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Nobel Prize

October 7, 2013 | By Monte Morin
Professors of molecular and cellular biology at UC Berkeley and Stanford University are sharing the 2013 Nobel Prize in physiology or medicine for their work in unraveling the mystery of a key cellular process. Randy W. Schekman of Berkeley and Thomas C. Sudhof of Stanford have been awarded the prize along with Yale University professor James E. Rothman, chairman of the cellular biology department. The announcement was made on Monday. The Nobel Committee lauded the researchers for making known "the exquisitely precise control system for the transport and delivery of cellular cargo.
October 7, 2013 | By Hector Tobar, This post has been corrected. See note at bottom for details.
The next winner of the Nobel Prize for Literature will be announced Thursday morning in Stockholm. In the United Kingdom, where you can wager on such things, the betting money is on Japanese novelist Haruki Murakami. As of Monday morning, the Ladbrokes betting site has the author of the “Wind-Up Bird Chronicle” and “1Q84” as a five-to-two favorite to win. Over at the Boston Globe, Chris Wright points out that the British bookies making these odds probably haven't read most of the authors listed along with Murakami as potential favorites.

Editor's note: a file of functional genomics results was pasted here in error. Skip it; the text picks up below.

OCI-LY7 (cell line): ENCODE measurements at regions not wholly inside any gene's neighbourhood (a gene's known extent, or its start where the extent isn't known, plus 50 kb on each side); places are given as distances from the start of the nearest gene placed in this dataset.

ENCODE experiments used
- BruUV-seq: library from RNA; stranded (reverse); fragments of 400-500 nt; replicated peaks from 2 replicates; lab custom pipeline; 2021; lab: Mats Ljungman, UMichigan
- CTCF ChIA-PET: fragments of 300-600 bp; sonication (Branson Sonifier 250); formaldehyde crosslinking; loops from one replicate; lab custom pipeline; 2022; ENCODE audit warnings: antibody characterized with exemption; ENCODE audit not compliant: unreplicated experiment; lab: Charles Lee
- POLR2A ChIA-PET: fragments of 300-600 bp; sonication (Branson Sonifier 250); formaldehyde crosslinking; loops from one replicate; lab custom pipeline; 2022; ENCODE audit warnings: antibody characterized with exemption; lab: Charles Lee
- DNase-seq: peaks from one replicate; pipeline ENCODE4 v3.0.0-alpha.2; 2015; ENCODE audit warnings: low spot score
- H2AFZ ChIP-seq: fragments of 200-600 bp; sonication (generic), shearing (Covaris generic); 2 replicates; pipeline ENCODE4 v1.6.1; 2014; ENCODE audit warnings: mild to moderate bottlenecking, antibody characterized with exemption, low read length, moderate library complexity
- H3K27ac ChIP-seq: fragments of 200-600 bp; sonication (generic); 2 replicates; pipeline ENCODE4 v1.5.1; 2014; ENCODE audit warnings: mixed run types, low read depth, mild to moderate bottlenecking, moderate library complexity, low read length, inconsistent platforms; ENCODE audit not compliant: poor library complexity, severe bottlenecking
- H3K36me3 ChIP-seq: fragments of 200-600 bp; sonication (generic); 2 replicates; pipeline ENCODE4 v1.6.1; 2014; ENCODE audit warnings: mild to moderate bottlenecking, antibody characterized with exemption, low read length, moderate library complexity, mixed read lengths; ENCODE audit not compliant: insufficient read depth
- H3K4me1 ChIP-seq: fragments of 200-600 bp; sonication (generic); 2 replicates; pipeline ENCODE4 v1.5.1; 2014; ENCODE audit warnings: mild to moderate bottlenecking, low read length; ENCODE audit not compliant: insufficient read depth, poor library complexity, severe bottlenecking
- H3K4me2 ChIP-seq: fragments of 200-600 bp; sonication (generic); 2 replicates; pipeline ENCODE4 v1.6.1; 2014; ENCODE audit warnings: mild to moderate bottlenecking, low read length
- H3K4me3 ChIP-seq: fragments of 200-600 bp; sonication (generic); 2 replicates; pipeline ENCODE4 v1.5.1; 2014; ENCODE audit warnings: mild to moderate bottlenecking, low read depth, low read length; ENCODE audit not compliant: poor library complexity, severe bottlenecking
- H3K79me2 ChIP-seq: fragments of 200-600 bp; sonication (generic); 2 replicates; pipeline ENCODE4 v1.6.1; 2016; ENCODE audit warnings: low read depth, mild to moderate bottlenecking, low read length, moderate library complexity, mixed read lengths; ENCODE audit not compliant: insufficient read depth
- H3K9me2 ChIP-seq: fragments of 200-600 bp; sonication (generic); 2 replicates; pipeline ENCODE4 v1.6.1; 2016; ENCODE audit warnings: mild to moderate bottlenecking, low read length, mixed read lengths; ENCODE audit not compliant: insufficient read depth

September 29, 2013 | By Steve Chawkins
When neurobiologist David H. Hubel accepted his Nobel Prize in 1981, it had only been a couple of decades since he and his research partner danced in front of an anesthetized cat. Hubel and Torsten N. Wiesel were measuring electrical activity in particular cells of the cerebral cortex, the brain area that was known to be the seat of vision. But nothing they showed their cats - a dot on a screen, a bright light - seemed to move the dial. In frustration, they did a little dance. They jokingly displayed magazine photos of sexy women - but to no avail.
September 26, 2013 | By Karen Kaplan